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Yemen

Missile fired at UAE nuclear power plant, say Yemen rebels

UAE denies the claim, insisting it has an air defence system capable of dealing with any threat of any kind

PUBLISHED : Sunday, 03 December, 2017, 7:25pm
UPDATED : Sunday, 03 December, 2017, 8:21pm

The United Arab Emirates on Sunday denied a claim by Yemen’s Shiite rebels that a rebel missile had been fired towards the country’s under-construction nuclear plant.

The rebels, known as Houthis, earlier in the day claimed they had launched a missile toward the plant in Abu Dhabi in the first such strike toward the country.

“The National Emergency and Crisis and Disasters Management Authority denies the claim that the Houthis fired a missile toward the country,” the UAE’s state-run WAM news agency said. “The UAE possesses an air defence system capable of dealing with any threat of any type or kind.”

The statement said the nuclear power plant was well protected.

The National, a state-aligned newspaper in Abu Dhabi, also reported that Barakah’s operations were “unaffected on Sunday, while sources on the ground confirmed there were no signs of an attack to the structure”. The newspaper did not elaborate.

The UAE is a major US ally that hosts some 5,000 American troops and is the US Navy’s busiest foreign port of call. The US military’s Central Command, which oversees its Mideast operations, as well as the Pentagon, had no immediate comment on Sunday.

The US$20 billion Barakah nuclear power plant is in Abu Dhabi’s far western desert. The first of four reactors, it is expected to come online in 2018.

The UAE, like other US Gulf allies in the region, has the Patriot Missile defence system capable of shooting down missiles and is the only international client to have on delivery the US-made Terminal High Altitude Area Defence (THAAD) system.

The Houthis last month were accused of targeting the Saudi capital, Riyadh, with a missile that was intercepted by Saudi air defences. It was the deepest strike inside the kingdom since the war between the Saudi-led coalition and the Houthis and their allies began in March 2015.

For the Houthis to launch a missile from Yemen at the UAE, it would probably have to fly over Saudi Arabia’s vast southeastern desert to reach Abu Dhabi.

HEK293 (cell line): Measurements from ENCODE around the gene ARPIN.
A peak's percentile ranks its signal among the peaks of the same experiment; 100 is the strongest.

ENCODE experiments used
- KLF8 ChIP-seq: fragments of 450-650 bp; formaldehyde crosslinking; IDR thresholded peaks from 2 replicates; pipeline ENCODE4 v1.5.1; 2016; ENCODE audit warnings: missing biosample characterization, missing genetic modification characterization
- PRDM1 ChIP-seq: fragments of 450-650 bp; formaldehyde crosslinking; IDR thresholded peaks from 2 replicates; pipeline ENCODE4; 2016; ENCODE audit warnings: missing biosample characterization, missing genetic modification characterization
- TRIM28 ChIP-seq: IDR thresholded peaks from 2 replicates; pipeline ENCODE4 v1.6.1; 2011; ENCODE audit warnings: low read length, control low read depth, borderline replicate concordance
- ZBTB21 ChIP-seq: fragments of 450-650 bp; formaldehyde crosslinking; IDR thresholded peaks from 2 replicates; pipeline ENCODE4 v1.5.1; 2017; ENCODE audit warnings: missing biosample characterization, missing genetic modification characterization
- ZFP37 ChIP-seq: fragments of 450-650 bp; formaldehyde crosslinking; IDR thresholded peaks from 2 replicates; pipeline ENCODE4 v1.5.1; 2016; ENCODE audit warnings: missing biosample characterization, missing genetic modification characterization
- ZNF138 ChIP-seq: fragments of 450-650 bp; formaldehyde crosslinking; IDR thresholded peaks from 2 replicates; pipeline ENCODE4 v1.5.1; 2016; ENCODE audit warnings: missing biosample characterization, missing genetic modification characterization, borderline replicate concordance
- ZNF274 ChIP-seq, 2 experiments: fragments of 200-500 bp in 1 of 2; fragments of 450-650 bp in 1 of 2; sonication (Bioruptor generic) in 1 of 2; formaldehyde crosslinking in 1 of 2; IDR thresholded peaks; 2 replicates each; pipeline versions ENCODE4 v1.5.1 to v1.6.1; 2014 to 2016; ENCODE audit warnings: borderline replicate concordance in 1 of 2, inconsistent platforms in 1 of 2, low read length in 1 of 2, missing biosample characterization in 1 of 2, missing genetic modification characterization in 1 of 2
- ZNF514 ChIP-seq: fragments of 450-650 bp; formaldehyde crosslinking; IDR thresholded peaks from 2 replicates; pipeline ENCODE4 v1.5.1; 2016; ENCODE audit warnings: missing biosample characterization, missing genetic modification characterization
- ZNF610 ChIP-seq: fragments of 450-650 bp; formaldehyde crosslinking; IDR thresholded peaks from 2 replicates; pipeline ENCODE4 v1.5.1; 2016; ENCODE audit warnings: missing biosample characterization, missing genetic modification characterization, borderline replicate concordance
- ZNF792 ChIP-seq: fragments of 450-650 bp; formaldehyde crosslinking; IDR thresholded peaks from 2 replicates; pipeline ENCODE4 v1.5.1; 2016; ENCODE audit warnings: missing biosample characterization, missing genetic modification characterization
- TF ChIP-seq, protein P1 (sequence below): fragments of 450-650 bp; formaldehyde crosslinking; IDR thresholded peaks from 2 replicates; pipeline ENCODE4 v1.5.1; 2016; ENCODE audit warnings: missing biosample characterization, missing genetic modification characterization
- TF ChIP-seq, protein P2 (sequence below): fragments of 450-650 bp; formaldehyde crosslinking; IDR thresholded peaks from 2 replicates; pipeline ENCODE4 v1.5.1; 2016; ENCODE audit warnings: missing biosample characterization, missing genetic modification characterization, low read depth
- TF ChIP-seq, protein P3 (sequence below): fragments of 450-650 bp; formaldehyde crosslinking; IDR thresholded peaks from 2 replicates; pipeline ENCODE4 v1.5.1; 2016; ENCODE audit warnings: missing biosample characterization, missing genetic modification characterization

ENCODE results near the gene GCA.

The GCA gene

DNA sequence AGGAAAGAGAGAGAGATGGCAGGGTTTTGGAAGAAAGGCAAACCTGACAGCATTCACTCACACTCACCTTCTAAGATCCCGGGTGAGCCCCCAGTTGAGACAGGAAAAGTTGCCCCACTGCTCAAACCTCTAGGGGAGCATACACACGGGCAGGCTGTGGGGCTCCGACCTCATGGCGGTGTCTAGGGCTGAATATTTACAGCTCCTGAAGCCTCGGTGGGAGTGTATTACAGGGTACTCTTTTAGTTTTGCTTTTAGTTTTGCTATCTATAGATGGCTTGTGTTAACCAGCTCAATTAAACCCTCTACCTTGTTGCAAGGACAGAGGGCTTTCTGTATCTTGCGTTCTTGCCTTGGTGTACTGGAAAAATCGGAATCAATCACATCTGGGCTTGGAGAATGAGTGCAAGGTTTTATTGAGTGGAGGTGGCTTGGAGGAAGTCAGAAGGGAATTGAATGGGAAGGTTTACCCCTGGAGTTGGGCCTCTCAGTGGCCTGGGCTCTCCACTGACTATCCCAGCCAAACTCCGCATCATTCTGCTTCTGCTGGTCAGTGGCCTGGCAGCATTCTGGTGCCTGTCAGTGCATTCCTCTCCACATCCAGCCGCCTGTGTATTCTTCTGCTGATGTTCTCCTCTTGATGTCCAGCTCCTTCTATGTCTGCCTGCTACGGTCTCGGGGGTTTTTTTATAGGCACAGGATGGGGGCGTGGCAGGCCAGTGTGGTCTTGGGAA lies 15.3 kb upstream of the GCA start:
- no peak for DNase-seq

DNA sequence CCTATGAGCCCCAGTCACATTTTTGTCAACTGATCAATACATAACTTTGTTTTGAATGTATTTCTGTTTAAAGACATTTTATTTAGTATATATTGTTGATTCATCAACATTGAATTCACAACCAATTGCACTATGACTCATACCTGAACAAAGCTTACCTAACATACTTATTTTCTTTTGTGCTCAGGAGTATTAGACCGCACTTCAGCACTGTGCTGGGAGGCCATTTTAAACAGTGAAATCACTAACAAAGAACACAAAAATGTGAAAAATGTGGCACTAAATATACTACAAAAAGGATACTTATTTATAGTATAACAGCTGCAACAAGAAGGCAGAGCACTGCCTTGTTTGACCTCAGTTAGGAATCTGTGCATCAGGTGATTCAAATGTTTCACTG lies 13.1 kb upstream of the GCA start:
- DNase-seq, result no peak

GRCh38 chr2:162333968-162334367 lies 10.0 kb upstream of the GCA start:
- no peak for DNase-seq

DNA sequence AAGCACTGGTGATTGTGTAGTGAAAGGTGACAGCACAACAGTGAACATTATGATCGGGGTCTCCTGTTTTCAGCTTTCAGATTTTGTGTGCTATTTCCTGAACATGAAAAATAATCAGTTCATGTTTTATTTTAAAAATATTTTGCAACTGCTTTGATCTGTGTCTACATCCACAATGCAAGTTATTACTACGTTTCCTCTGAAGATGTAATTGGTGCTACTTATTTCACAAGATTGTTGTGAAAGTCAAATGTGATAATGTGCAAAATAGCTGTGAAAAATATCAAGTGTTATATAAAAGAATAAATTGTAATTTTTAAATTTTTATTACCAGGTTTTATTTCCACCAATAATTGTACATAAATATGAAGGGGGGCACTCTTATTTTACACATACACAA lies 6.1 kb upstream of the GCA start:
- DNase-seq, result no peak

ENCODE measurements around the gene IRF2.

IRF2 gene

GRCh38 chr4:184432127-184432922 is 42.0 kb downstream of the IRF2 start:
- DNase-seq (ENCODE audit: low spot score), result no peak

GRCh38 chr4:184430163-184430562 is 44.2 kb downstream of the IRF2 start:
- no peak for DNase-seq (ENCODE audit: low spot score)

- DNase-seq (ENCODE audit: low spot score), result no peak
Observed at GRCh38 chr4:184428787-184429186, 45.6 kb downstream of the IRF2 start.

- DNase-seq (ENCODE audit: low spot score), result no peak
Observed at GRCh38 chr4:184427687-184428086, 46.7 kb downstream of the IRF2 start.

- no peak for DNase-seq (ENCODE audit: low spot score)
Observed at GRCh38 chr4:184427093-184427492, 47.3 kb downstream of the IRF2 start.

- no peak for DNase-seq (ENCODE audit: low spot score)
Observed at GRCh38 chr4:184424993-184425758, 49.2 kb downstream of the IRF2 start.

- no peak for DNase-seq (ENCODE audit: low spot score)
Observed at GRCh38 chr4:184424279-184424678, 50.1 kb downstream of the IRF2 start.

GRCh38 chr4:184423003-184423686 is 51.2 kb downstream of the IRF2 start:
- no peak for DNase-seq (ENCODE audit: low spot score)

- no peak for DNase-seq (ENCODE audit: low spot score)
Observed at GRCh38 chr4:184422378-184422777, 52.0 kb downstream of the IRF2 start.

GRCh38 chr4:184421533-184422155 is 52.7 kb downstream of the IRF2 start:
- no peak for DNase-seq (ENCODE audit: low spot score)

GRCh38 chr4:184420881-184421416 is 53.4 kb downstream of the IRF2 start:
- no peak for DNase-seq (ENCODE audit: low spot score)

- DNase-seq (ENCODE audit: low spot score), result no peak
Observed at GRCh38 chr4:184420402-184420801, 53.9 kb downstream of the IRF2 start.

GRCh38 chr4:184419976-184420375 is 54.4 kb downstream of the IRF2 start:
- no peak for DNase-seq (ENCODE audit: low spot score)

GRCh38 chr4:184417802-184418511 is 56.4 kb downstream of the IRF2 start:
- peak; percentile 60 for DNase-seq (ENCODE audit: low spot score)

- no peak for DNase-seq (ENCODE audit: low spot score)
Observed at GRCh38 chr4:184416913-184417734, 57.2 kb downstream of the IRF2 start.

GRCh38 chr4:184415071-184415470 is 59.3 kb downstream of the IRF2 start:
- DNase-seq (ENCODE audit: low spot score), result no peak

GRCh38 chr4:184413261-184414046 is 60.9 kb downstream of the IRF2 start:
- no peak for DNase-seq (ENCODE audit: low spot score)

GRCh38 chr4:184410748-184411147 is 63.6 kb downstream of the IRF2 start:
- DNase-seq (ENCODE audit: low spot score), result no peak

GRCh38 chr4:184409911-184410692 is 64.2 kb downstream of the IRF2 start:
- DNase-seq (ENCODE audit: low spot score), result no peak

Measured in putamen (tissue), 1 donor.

Sunday’s claim came amid heavy fighting in Yemen’s capital, Sanaa, where the Houthis are facing off with fighters loyal to the country’s former president, Ali Abdullah Saleh, in the fifth straight day of street fighting as the alliance between the two unravels.

The Houthis have accused Saleh of striking deals with the Saudi-led coalition, which has been waging an air campaign against the Houthi-Saleh alliance for nearly three years.

Since the recent clashes erupted, the Saudi coalition has been targeting the Houthis and backing Saleh’s camp to control Sanaa. The UAE is an active member of the coalition and its forces have mostly focused on securing the southern region of Yemen.

Senior Houthi official Deif-Allah al-Shami said the missile fired towards Abu Dhabi was a “message to the United Arab Emiratis for its political and financial support to Saleh”.

He said the UAE has hosted members of Saleh’s family, including his son who was an ambassador to the UAE and believed to be living here during the conflict. Al-Shami said the rocket attack was a message that “we will continue to target every nation that participated in the aggression against Yemen”.

At least 100 Emirati soldiers have been killed in the war, which was launched to dislodge the Houthis from Sanaa after they overran the capital and kicked out the government.

Saudi Arabia has accused Iran of supplying Houthis with missiles, including the one used to target Riyadh on November 4. Both the Houthis and Iran deny the claim.

Iran, meanwhile, has close trade ties with the UAE. In November, Iranian authorities ordered a two-day ban on a hard-line Iranian newspaper after it ran a headline saying the UAE’s tourism hub of Dubai was the “next target” for Yemen’s Houthi rebels.

The UAE on Sunday was celebrating its 46th National Day with a four-day-long public sector holiday.